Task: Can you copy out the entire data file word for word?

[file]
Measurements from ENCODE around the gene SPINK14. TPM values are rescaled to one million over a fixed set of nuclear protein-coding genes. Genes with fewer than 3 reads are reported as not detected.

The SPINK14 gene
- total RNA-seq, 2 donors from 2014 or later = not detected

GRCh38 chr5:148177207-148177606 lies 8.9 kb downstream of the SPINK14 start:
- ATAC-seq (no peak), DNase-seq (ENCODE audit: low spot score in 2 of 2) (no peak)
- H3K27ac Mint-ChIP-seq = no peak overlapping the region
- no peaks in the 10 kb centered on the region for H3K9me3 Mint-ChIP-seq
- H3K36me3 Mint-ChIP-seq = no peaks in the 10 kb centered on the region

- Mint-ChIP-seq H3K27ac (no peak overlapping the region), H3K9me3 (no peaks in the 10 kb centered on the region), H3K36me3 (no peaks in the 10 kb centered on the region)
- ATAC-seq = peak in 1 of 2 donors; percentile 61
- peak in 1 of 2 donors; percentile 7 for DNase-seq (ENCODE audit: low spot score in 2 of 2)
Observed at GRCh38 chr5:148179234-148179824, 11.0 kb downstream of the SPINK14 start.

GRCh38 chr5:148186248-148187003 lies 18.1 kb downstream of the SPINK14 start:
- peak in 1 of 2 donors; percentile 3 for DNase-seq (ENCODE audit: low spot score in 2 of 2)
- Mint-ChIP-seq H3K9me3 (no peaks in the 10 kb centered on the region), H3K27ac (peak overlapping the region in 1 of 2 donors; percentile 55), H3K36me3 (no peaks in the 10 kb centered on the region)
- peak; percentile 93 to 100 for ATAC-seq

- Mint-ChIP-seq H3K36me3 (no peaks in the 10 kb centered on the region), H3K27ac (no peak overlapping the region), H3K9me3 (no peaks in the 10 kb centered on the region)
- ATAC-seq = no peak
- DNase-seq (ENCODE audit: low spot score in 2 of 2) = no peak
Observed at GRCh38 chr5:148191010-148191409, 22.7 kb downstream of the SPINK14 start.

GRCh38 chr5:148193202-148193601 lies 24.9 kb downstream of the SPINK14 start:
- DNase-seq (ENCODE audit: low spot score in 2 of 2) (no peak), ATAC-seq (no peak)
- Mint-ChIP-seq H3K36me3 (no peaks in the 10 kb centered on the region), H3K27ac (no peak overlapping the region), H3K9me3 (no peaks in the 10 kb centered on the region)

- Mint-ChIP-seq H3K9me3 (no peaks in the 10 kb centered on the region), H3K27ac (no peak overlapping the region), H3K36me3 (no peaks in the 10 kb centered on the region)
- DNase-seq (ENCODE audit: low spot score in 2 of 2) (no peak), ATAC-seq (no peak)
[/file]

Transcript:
Measurements from ENCODE around the gene SPINK14. TPM values are rescaled to one million over a fixed set of nuclear protein-coding genes. Genes with fewer than 3 reads are reported as not detected.

The SPINK14 gene
- total RNA-seq, 2 donors from 2014 or later = not detected

GRCh38 chr5:148177207-148177606 lies 8.9 kb downstream of the SPINK14 start:
- ATAC-seq (no peak), DNase-seq (ENCODE audit: low spot score in 2 of 2) (no peak)
- H3K27ac Mint-ChIP-seq = no peak overlapping the region
- no peaks in the 10 kb centered on the region for H3K9me3 Mint-ChIP-seq
- H3K36me3 Mint-ChIP-seq = no peaks in the 10 kb centered on the region

- Mint-ChIP-seq H3K27ac (no peak overlapping the region), H3K9me3 (no peaks in the 10 kb centered on the region), H3K36me3 (no peaks in the 10 kb centered on the region)
- ATAC-seq = peak in 1 of 2 donors; percentile 61
- peak in 1 of 2 donors; percentile 7 for DNase-seq (ENCODE audit: low spot score in 2 of 2)
Observed at GRCh38 chr5:148179234-148179824, 11.0 kb downstream of the SPINK14 start.

GRCh38 chr5:148186248-148187003 lies 18.1 kb downstream of the SPINK14 start:
- peak in 1 of 2 donors; percentile 3 for DNase-seq (ENCODE audit: low spot score in 2 of 2)
- Mint-ChIP-seq H3K9me3 (no peaks in the 10 kb centered on the region), H3K27ac (peak overlapping the region in 1 of 2 donors; percentile 55), H3K36me3 (no peaks in the 10 kb centered on the region)
- peak; percentile 93 to 100 for ATAC-seq

- Mint-ChIP-seq H3K36me3 (no peaks in the 10 kb centered on the region), H3K27ac (no peak overlapping the region), H3K9me3 (no peaks in the 10 kb centered on the region)
- ATAC-seq = no peak
- DNase-seq (ENCODE audit: low spot score in 2 of 2) = no peak
Observed at GRCh38 chr5:148191010-148191409, 22.7 kb downstream of the SPINK14 start.

GRCh38 chr5:148193202-148193601 lies 24.9 kb downstream of the SPINK14 start:
- DNase-seq (ENCODE audit: low spot score in 2 of 2) (no peak), ATAC-seq (no peak)
- Mint-ChIP-seq H3K36me3 (no peaks in the 10 kb centered on the region), H3K27ac (no peak overlapping the region), H3K9me3 (no peaks in the 10 kb centered on the region)

- Mint-ChIP-seq H3K9me3 (no peaks in the 10 kb centered on the region), H3K27ac (no peak overlapping the region), H3K36me3 (no peaks in the 10 kb centered on the region)
- DNase-seq (ENCODE audit: low spot score in 2 of 2) (no peak), ATAC-seq (no peak)